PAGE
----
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Can Amblyopia Cause Migraines & Headaches?

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Up close image of a woman with a lazy eye.

Although migraines and headaches can be caused by various factors, the connection with your vision cannot be understated. Amblyopia is a condition where 1 eye is weaker and the other must overcompensate to make up for it, and it can make some people more likely to have migraines and headaches. The connection between amblyopia and headaches is thought to come from the strain that amblyopia can put on your eye muscles

At Avenue Optometry & Vision Therapy, we offer vision therapy and personalized treatments to help adults and children manage the effects of amblyopia and strengthen their vision. 

What Is Amblyopia?

Amblyopia, which is often called lazy eye, is a vision development disorder in which 1 eye has reduced vision compared to the other, even when a person wears glasses or contact lenses. It occurs when the brain favours 1 eye, resulting in reduced binocular vision and depth perception. Amblyopia is considered one of the most common eye problems in children. 

What Is the Difference Between Amblyopia & Strabismus?

Amblyopia and strabismus are distinct conditions. They share some connections, but they also have their own unique differences.

Amblyopia involves poor vision in 1 eye due to abnormal visual development. 

Strabismus refers to the misalignment of the eyes, causing them to look in different directions. 

Strabismus can lead to amblyopia, but not all cases of amblyopia result from strabismus.

Can Eye Problems Cause Migraines & Headaches?

Yes, in some cases, eye problems can trigger migraines and headaches. The eye conditions often associated with headaches include:

  • Eye strain from prolonged screen time or reading.
  • Misalignment of the eyes—such as the misalignment experienced with amblyopia—causing increased effort to focus.
  • Uncorrected vision problems leading to overuse of the eye muscles, including conditions like myopia (nearsightedness) and presbyopia, which causes blurry vision up close and often affects adults over 40.

It’s important to know that not all headaches are caused by eye problems, and severe headaches that occur alongside other eye issues, such as droopy eyelids or double vision, could be a sign of a serious condition like a stroke.

Infographic showing three tips for managing migraine triggers. Reduce screen time, take breaks, and maintain a healthy lifestyle.

How Do I Know If a Headache Is from My Eye Problems?

Identifying whether your or your child’s headaches are related to eye problems can involve considering the following factors:

  • Location: Eye-related headaches often occur around or behind the eyes.
  • Timing: Headaches that worsen after prolonged visual tasks may be associated with unaddressed vision issues.
  • Associated Symptoms: Blurred vision, double vision, or difficulty focusing can accompany eye-related headaches.

We can help you determine whether or not the underlying causes of headaches are related to an unaddressed eye condition. 

What Is the Difference Between a Headache & a Migraine?

Although headaches and migraines are similar, there are some important factors that distinguish them from each other.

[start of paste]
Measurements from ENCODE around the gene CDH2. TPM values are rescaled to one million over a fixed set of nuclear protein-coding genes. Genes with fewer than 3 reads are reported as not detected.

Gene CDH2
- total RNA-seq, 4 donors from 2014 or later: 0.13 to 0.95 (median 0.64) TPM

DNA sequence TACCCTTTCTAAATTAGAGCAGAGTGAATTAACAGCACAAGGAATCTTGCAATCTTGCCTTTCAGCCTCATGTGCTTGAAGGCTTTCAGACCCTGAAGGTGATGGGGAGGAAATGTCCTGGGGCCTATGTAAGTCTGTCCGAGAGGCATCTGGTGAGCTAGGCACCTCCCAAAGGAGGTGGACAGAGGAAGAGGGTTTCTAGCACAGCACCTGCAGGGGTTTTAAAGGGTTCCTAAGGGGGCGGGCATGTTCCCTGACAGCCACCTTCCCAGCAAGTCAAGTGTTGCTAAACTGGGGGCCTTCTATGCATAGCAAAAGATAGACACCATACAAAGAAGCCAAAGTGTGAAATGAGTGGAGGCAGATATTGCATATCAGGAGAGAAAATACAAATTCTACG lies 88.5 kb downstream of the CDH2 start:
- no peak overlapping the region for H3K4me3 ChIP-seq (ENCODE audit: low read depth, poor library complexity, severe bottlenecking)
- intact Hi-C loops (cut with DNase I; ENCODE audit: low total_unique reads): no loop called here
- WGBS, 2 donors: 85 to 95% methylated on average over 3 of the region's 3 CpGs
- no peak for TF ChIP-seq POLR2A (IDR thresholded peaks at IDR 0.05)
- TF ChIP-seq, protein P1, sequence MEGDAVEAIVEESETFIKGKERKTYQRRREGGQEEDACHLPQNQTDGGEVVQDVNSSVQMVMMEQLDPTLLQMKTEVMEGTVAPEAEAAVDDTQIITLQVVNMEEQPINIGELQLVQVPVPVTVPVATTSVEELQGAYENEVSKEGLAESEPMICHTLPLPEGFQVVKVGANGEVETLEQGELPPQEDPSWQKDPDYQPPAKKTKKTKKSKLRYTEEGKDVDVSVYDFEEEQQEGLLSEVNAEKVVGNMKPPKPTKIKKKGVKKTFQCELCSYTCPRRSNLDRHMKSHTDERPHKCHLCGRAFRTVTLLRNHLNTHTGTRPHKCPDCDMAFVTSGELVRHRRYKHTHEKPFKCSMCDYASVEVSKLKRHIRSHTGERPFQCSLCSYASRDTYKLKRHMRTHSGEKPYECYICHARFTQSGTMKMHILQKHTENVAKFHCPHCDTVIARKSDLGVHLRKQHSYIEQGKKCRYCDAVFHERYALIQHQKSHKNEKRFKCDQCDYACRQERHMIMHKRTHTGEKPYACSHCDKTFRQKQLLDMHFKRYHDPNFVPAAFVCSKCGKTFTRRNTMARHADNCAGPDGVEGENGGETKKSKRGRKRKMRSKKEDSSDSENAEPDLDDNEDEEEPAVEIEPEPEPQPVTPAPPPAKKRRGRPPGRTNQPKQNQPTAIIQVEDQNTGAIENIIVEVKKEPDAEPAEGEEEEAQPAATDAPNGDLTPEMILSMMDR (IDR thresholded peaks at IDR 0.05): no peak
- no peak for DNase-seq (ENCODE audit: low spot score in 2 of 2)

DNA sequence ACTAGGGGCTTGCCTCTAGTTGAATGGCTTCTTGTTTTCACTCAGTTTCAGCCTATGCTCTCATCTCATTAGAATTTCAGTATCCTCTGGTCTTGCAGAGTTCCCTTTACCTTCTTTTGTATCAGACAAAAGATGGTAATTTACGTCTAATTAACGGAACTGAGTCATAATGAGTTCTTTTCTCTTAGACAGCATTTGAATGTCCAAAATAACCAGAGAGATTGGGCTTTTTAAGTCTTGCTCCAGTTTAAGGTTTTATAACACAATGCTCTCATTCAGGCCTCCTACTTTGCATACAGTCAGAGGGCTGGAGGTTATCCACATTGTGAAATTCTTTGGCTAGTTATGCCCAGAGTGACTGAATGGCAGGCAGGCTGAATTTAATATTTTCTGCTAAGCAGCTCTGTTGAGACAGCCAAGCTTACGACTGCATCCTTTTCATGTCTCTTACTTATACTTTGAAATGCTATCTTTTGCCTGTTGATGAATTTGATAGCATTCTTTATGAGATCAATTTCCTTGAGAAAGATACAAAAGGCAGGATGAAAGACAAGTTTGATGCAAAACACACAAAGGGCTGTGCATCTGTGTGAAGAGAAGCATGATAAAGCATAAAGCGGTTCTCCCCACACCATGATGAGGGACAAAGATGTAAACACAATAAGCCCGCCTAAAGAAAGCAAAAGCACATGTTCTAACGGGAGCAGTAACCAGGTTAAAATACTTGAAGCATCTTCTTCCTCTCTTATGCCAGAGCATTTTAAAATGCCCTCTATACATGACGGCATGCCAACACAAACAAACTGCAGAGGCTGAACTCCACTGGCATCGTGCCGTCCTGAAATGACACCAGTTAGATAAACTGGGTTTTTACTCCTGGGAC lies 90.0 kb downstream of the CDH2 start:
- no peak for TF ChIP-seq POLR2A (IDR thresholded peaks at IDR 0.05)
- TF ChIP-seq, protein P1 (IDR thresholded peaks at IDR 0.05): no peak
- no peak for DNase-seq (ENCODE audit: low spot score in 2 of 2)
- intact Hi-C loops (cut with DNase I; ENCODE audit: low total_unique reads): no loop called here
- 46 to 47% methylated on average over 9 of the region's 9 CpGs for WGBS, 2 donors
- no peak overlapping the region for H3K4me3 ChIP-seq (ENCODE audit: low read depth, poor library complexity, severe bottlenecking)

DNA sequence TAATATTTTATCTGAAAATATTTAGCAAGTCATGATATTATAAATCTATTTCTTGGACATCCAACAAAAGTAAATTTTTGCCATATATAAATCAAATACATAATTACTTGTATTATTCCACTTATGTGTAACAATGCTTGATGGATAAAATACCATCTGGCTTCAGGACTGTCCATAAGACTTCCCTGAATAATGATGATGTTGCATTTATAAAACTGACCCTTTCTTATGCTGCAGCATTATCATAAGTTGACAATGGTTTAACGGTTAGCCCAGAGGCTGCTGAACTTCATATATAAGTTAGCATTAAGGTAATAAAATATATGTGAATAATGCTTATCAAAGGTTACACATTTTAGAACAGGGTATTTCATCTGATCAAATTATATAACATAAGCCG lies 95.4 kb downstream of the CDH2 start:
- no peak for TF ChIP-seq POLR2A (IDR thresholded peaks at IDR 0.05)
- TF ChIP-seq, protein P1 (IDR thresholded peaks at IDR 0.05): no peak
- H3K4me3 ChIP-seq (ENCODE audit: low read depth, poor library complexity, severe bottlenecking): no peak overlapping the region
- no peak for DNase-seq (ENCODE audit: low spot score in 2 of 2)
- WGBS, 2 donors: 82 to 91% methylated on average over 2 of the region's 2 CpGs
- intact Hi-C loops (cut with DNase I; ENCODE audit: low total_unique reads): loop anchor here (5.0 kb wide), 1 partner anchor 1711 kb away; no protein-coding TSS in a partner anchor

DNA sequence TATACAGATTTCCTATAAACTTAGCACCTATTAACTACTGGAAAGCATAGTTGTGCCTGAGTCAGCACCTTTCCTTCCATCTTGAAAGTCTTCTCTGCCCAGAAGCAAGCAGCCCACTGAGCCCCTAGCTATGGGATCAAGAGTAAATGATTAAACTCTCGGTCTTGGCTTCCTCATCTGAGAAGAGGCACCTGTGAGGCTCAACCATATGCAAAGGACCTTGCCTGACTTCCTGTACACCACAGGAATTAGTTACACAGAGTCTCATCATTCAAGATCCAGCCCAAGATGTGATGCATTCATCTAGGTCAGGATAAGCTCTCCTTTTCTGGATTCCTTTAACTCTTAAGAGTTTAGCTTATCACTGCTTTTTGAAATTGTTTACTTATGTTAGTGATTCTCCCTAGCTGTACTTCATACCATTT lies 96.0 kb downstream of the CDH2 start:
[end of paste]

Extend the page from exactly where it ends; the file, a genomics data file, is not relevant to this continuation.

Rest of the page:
In general, a headache causes head or upper neck pain and can be caused by various factors, while a migraine is a more severe neurological condition characterized by intense, throbbing pain, often accompanied by nausea, vomiting, and sensitivity to light and sound.

The Role of Vision Therapy

Vision therapy is a possible solution for addressing amblyopia and potentially alleviating headaches to enhance your quality of life or your child’s quality of life. Vision therapy targets the underlying visual issues associated with amblyopia and can also contribute to enhanced overall visual function and comfort.

With a personalized vision therapy plan, amblyopia can be improved with exercises that help strengthen visual acuity, improve eye coordination, and reduce eye strain. In some cases, these vision therapy exercises can help minimize headaches when they are caused by amblyopia.

Woman rubbing her left eye.

What Avenue Optometry & Vision Therapy Can Do for You

If you suspect your or your child’s migraines are related to amblyopia, we recommend the following: 

  • Consult an optometrist for a comprehensive eye exam.
  • Follow treatment plans recommended by your optometrist, such as wearing prescribed glasses, using eye patches, or starting vision therapy.
  • Manage migraine triggers by reducing screen time, taking breaks during visual tasks, and maintaining a healthy lifestyle.

Understanding the relationship between amblyopia and migraines can help you manage symptoms effectively and improve your quality of life. We are here to help you and your family maintain your visual comfort and your well-being. For personalized advice and treatment, book an appointment with our family-centered eye team. We would be happy to discuss your symptoms and help you find a solution. 

Dr. Shaina Nensi, OD and owner of Avenue Optometry

Written by Dr. Shaina Nensi, OD, FCOVD

Dr. Shaina Nensi, owner of Avenue Optometry & Vision Therapy, received her Doctor of Optometry degree from the University of Waterloo. Dr. Nensi went on to complete a residency in Pediatrics and Vision Therapy where she received additional training in the areas of pediatrics, neuro-rehabilitation, vision therapy and eyecare for special-needs populations. Upon completion, she received The Canadian Association of Optometrist’s Award of Merit and the COVD Award for Excellence in Vision Therapy. Dr. Nensi is also a board-certified Fellow in developmental vision and vision therapy by the College of Optometrists in Vision Development (FCOVD).

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